Meanwhile, officials need regular and alternate members for the 12 existing commissions. The applicants for board and commission posts do not need to reside in Issaquah.

Applicants undergo interviews before Mayor Ava Frisinger recommends appointees to the council for confirmation. The council usually confirms appointees in April, and terms for appointees start in May.

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Fred Butler enters race for Issaquah mayor

January 22, 2013

Fred Butler, a City Council stalwart for 13 years and a voice in important debates about the future of Issaquah, entered the race for mayor Jan. 17.

Fred Butler

Fred Butler

The contest could hinge on the vision for the decades ahead, as city leaders seek to position Issaquah for redevelopment and attract more jobs to the community.

Butler, 72, served on the council at major junctures in recent history, as members debated the defunct Southeast Bypass road link, how to preserve forested Park Pointe on Tiger Mountain and, late last year, a 30-year redevelopment blueprint called the Central Issaquah Plan.

“We are in the process of evolving from a small town to a small city, moving from suburban to urban,” he said in a Jan 17 interview. “Because I’ve been involved in a lot of the planning and the development of the urban villages and the Central Issaquah Plan, I believe I’m in a pretty good position to help implement the direction that we are going in.”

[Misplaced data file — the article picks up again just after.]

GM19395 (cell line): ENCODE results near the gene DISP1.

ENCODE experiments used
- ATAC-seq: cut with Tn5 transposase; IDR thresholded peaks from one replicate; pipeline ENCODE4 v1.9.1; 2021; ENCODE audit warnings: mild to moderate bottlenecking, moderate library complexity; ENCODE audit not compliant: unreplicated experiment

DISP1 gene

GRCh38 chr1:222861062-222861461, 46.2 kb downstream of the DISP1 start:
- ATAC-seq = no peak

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Fred Butler launches campaign for Issaquah mayor

January 17, 2013

NEW — 6 p.m. Jan. 17, 2013

Fred Butler, a City Council stalwart for 13 years and a voice in important debates about the future of Issaquah, entered the race for mayor Thursday.

Fred Butler

Fred Butler

The contest could hinge on the vision for the decades ahead, as city leaders seek to position Issaquah for redevelopment and attract more jobs to the community.